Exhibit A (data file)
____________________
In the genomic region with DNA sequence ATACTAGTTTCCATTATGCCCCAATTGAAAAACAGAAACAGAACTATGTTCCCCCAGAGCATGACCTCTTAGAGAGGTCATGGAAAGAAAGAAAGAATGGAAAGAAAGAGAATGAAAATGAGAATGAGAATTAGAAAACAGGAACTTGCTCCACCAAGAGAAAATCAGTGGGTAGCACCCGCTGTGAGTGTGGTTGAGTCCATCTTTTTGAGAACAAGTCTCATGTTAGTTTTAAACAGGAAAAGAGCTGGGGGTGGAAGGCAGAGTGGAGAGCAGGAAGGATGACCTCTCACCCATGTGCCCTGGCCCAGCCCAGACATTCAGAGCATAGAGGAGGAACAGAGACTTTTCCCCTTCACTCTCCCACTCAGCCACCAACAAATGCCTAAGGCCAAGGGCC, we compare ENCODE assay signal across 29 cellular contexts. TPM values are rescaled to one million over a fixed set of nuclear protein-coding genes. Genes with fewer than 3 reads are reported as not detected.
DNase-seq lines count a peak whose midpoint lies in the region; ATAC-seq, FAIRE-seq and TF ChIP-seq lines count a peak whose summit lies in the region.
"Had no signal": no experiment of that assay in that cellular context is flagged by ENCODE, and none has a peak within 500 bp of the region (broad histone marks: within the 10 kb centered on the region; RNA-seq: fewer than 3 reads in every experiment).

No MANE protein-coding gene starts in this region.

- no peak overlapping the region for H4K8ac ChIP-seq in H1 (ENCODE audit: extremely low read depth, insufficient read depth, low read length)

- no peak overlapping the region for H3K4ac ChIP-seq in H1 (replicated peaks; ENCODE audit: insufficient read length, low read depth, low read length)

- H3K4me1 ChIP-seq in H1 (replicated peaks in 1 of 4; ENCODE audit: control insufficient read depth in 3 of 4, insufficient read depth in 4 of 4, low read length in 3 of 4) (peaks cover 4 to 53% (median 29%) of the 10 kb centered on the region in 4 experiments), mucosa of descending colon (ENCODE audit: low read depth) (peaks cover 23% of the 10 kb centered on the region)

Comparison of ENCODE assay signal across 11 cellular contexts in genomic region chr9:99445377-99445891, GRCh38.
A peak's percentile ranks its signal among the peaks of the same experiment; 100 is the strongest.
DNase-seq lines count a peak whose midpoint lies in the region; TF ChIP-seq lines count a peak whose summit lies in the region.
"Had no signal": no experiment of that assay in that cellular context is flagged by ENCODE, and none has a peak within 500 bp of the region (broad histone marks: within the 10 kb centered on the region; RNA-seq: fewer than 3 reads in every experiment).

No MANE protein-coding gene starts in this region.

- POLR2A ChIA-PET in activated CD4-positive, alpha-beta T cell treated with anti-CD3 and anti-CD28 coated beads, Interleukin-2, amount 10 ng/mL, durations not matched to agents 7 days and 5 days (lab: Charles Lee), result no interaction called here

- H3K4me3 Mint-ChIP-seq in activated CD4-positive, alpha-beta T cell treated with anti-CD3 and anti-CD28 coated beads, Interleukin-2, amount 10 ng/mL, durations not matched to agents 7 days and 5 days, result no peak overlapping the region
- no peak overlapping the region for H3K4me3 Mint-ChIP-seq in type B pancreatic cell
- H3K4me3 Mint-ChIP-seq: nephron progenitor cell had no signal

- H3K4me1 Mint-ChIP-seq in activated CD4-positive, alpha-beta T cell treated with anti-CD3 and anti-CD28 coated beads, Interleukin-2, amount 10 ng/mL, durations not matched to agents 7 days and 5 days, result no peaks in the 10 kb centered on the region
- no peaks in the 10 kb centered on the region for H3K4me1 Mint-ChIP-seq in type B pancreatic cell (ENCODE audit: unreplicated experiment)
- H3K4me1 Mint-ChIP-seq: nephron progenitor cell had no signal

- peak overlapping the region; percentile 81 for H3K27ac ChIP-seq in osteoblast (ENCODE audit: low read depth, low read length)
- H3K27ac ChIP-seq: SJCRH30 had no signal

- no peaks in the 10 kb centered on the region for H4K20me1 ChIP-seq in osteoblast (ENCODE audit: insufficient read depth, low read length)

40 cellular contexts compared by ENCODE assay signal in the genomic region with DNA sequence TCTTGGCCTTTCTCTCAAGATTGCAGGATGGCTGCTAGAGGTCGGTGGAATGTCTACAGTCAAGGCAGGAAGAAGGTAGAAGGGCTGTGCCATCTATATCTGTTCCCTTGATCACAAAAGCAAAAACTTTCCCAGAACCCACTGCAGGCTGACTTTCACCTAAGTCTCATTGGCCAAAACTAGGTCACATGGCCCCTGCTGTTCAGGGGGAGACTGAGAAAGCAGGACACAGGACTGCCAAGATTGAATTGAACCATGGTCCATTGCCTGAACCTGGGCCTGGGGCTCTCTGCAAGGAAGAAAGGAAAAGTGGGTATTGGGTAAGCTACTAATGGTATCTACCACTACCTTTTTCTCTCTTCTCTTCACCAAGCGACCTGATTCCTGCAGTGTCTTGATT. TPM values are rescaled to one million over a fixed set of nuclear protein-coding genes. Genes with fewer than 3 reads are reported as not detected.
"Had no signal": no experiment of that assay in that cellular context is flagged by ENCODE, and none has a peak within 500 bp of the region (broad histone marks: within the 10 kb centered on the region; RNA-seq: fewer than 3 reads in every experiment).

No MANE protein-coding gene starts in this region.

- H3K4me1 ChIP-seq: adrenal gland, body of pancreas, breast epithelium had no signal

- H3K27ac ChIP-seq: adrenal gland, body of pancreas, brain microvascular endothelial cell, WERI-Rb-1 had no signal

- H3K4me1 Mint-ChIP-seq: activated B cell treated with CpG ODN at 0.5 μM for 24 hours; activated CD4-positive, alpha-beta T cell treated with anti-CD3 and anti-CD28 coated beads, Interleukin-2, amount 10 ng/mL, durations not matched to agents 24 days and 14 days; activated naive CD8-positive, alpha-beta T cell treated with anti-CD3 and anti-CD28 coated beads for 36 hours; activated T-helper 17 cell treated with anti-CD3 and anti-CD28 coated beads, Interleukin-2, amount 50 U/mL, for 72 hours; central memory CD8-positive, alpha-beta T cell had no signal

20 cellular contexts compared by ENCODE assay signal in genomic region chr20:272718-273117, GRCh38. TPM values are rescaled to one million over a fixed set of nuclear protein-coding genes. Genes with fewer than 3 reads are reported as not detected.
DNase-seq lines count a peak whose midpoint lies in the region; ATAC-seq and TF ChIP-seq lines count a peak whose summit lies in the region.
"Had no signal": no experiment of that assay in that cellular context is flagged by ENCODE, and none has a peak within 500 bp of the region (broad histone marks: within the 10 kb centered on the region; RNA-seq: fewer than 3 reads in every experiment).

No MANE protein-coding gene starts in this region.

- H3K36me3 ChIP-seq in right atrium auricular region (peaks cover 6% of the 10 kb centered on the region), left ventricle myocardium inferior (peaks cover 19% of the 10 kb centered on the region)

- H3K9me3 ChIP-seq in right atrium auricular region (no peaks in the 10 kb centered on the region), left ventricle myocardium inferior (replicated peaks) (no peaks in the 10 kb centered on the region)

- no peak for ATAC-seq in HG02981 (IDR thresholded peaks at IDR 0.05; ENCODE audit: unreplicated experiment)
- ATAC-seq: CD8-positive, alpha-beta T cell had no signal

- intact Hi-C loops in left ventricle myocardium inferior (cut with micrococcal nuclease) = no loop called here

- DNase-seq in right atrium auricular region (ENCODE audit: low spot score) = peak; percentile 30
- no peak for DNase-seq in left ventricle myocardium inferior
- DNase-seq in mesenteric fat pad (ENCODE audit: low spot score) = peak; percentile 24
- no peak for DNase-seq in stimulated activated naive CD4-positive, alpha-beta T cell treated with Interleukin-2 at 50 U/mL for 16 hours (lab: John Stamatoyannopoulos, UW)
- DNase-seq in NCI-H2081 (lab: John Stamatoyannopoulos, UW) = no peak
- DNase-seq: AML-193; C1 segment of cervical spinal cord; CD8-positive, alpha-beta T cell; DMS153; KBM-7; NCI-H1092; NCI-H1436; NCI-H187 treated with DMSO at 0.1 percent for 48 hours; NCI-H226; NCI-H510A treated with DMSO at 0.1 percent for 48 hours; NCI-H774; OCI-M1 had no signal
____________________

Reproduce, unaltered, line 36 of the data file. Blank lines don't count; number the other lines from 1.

- ATAC-seq: CD8-positive, alpha-beta T cell had no signal